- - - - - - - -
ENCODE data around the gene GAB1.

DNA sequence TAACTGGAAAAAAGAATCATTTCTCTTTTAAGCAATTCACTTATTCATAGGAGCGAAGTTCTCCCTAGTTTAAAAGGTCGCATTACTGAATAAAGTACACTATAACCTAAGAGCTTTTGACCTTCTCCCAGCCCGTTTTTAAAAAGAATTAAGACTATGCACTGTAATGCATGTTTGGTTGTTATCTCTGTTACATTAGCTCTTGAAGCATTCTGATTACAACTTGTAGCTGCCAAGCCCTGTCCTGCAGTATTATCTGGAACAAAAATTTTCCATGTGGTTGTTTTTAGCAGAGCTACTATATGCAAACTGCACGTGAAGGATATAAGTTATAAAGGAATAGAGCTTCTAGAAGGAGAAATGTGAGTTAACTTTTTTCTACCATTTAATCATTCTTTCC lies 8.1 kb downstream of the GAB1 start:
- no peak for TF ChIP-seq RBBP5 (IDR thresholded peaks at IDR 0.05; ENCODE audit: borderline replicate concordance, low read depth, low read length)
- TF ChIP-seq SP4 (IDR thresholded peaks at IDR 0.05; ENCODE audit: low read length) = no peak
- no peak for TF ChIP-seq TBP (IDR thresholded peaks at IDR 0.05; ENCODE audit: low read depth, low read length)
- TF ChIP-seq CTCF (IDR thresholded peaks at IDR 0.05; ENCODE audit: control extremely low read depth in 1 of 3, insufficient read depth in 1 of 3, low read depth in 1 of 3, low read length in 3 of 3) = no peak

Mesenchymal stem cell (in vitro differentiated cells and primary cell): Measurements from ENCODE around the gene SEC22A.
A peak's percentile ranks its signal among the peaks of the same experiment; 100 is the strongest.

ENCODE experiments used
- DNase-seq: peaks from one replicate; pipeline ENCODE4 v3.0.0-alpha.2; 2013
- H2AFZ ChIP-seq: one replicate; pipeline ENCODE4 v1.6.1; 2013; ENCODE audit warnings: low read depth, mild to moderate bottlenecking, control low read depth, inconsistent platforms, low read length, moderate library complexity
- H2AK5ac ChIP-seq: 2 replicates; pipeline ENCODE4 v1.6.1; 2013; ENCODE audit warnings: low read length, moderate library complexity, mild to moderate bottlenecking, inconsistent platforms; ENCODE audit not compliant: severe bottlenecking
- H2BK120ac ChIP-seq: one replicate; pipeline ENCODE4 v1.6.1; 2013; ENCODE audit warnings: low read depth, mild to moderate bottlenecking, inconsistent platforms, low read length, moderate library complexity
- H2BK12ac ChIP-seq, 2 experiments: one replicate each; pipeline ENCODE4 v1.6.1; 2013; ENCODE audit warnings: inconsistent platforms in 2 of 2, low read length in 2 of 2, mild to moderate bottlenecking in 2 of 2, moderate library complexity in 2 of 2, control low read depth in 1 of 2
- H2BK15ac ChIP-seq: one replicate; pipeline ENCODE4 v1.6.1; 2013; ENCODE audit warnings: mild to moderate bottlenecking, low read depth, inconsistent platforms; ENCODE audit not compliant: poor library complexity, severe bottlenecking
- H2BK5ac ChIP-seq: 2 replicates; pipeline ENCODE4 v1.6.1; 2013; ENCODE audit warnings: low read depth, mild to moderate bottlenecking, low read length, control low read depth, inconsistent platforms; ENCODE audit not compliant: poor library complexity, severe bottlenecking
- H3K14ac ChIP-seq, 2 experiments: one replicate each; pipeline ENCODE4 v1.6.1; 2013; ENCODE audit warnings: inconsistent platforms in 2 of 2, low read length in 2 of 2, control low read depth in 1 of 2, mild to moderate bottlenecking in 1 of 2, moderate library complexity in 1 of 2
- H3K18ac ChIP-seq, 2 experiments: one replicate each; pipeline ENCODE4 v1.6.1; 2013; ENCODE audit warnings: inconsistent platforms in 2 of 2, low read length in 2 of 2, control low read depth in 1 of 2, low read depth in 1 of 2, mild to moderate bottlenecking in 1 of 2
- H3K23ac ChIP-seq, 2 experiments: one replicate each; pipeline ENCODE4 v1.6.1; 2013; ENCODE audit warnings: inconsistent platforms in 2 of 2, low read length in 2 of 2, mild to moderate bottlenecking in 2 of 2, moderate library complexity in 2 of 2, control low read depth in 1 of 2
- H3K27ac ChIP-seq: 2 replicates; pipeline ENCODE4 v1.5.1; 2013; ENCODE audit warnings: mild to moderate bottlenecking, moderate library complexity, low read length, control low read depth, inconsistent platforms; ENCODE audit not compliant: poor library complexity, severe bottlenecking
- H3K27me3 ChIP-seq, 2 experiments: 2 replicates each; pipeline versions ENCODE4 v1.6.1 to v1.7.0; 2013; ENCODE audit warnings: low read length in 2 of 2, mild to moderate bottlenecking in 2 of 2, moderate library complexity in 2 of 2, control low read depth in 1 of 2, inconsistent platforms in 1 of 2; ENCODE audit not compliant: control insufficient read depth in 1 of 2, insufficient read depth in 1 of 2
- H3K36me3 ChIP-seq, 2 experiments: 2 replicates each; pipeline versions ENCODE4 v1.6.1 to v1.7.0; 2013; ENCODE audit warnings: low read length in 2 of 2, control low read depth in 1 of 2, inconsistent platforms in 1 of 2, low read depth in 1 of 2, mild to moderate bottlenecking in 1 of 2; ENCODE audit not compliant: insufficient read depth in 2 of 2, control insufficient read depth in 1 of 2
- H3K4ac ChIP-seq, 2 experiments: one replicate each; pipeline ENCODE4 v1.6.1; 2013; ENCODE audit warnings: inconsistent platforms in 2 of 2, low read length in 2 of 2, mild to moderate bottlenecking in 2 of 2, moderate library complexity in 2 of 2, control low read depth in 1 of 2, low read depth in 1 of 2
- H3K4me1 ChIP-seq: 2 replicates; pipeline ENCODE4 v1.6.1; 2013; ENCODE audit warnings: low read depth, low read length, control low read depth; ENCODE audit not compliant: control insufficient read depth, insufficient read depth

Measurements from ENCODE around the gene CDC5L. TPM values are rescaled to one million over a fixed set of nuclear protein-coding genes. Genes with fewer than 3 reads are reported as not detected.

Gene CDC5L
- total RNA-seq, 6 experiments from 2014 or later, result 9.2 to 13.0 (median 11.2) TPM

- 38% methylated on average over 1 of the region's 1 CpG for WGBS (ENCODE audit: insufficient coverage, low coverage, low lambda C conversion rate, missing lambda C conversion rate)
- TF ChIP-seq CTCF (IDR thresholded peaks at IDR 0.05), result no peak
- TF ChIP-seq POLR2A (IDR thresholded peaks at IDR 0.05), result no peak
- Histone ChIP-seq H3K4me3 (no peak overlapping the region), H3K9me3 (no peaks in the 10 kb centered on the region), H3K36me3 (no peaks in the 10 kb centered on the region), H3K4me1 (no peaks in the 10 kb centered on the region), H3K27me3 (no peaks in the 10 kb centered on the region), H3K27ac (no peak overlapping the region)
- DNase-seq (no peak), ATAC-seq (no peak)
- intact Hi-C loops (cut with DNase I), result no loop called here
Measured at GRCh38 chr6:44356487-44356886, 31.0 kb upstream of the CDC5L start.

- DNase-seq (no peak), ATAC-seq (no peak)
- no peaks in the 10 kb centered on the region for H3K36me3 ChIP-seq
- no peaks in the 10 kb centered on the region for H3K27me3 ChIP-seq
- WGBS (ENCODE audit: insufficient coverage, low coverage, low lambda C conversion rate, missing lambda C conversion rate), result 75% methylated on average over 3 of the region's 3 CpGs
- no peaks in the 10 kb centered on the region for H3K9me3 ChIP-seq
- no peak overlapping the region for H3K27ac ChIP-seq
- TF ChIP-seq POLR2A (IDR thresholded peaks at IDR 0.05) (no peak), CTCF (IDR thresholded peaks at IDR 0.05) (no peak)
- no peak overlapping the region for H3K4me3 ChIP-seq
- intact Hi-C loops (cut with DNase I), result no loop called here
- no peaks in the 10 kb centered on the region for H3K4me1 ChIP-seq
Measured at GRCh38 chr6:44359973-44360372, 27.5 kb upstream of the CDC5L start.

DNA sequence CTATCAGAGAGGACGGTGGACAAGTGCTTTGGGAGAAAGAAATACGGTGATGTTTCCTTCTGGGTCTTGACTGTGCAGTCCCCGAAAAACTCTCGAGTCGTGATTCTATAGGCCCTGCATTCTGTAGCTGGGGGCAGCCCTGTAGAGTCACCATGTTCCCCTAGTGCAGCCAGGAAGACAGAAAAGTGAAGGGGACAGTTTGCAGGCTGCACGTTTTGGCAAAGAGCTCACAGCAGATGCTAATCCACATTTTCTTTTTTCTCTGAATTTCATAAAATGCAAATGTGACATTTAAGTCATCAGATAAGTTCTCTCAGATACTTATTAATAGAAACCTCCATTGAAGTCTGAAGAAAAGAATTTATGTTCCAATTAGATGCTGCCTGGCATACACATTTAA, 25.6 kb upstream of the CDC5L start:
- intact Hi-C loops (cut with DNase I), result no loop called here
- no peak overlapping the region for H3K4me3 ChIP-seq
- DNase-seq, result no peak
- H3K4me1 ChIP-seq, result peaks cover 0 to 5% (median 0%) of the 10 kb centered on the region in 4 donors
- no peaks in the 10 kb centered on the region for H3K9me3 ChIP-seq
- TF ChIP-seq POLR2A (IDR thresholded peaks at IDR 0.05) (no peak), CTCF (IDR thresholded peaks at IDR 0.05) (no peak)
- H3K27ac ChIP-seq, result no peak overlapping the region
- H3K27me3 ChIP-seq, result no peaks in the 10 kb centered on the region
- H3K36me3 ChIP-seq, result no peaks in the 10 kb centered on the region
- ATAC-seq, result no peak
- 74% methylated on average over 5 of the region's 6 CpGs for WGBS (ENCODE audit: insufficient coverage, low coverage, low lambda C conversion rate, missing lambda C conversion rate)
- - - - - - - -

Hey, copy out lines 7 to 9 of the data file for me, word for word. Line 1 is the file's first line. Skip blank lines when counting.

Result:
Mesenchymal stem cell (in vitro differentiated cells and primary cell): Measurements from ENCODE around the gene SEC22A.
A peak's percentile ranks its signal among the peaks of the same experiment; 100 is the strongest.

ENCODE experiments used